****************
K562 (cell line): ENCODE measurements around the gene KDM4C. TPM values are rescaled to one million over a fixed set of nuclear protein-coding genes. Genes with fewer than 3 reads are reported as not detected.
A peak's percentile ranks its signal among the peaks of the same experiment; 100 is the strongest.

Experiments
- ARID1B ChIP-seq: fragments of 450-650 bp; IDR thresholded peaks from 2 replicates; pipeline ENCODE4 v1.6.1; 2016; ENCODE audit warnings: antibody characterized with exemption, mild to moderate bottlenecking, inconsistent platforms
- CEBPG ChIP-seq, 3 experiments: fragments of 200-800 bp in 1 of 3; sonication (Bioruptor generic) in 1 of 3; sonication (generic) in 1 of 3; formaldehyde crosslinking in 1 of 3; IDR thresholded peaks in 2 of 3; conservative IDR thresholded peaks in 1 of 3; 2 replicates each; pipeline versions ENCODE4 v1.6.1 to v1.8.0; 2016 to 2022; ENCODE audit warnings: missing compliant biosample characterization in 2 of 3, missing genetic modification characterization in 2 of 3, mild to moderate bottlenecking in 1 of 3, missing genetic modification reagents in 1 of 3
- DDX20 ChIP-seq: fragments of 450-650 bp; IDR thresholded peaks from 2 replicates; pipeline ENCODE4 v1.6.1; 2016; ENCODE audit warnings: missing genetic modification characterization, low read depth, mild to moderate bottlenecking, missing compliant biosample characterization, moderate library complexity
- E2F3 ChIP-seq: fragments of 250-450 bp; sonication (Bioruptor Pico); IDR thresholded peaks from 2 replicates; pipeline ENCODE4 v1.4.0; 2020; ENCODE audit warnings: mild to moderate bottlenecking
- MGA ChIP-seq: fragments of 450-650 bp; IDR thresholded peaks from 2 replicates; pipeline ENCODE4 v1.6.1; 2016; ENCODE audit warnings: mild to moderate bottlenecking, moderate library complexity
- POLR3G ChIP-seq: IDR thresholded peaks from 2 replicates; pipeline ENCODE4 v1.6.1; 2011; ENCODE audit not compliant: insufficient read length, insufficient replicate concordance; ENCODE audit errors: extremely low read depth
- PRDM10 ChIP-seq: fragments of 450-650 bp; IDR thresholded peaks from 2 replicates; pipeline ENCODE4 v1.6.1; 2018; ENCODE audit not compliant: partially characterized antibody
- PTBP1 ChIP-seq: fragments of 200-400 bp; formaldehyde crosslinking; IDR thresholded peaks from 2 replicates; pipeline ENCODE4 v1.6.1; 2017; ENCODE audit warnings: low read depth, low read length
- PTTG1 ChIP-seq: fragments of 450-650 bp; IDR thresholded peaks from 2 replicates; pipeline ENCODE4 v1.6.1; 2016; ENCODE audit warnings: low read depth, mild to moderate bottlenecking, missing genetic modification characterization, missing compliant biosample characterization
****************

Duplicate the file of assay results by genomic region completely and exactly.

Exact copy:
K562 (cell line): ENCODE measurements around the gene KDM4C. TPM values are rescaled to one million over a fixed set of nuclear protein-coding genes. Genes with fewer than 3 reads are reported as not detected.
A peak's percentile ranks its signal among the peaks of the same experiment; 100 is the strongest.

Experiments
- ARID1B ChIP-seq: fragments of 450-650 bp; IDR thresholded peaks from 2 replicates; pipeline ENCODE4 v1.6.1; 2016; ENCODE audit warnings: antibody characterized with exemption, mild to moderate bottlenecking, inconsistent platforms
- CEBPG ChIP-seq, 3 experiments: fragments of 200-800 bp in 1 of 3; sonication (Bioruptor generic) in 1 of 3; sonication (generic) in 1 of 3; formaldehyde crosslinking in 1 of 3; IDR thresholded peaks in 2 of 3; conservative IDR thresholded peaks in 1 of 3; 2 replicates each; pipeline versions ENCODE4 v1.6.1 to v1.8.0; 2016 to 2022; ENCODE audit warnings: missing compliant biosample characterization in 2 of 3, missing genetic modification characterization in 2 of 3, mild to moderate bottlenecking in 1 of 3, missing genetic modification reagents in 1 of 3
- DDX20 ChIP-seq: fragments of 450-650 bp; IDR thresholded peaks from 2 replicates; pipeline ENCODE4 v1.6.1; 2016; ENCODE audit warnings: missing genetic modification characterization, low read depth, mild to moderate bottlenecking, missing compliant biosample characterization, moderate library complexity
- E2F3 ChIP-seq: fragments of 250-450 bp; sonication (Bioruptor Pico); IDR thresholded peaks from 2 replicates; pipeline ENCODE4 v1.4.0; 2020; ENCODE audit warnings: mild to moderate bottlenecking
- MGA ChIP-seq: fragments of 450-650 bp; IDR thresholded peaks from 2 replicates; pipeline ENCODE4 v1.6.1; 2016; ENCODE audit warnings: mild to moderate bottlenecking, moderate library complexity
- POLR3G ChIP-seq: IDR thresholded peaks from 2 replicates; pipeline ENCODE4 v1.6.1; 2011; ENCODE audit not compliant: insufficient read length, insufficient replicate concordance; ENCODE audit errors: extremely low read depth
- PRDM10 ChIP-seq: fragments of 450-650 bp; IDR thresholded peaks from 2 replicates; pipeline ENCODE4 v1.6.1; 2018; ENCODE audit not compliant: partially characterized antibody
- PTBP1 ChIP-seq: fragments of 200-400 bp; formaldehyde crosslinking; IDR thresholded peaks from 2 replicates; pipeline ENCODE4 v1.6.1; 2017; ENCODE audit warnings: low read depth, low read length
- PTTG1 ChIP-seq: fragments of 450-650 bp; IDR thresholded peaks from 2 replicates; pipeline ENCODE4 v1.6.1; 2016; ENCODE audit warnings: low read depth, mild to moderate bottlenecking, missing genetic modification characterization, missing compliant biosample characterization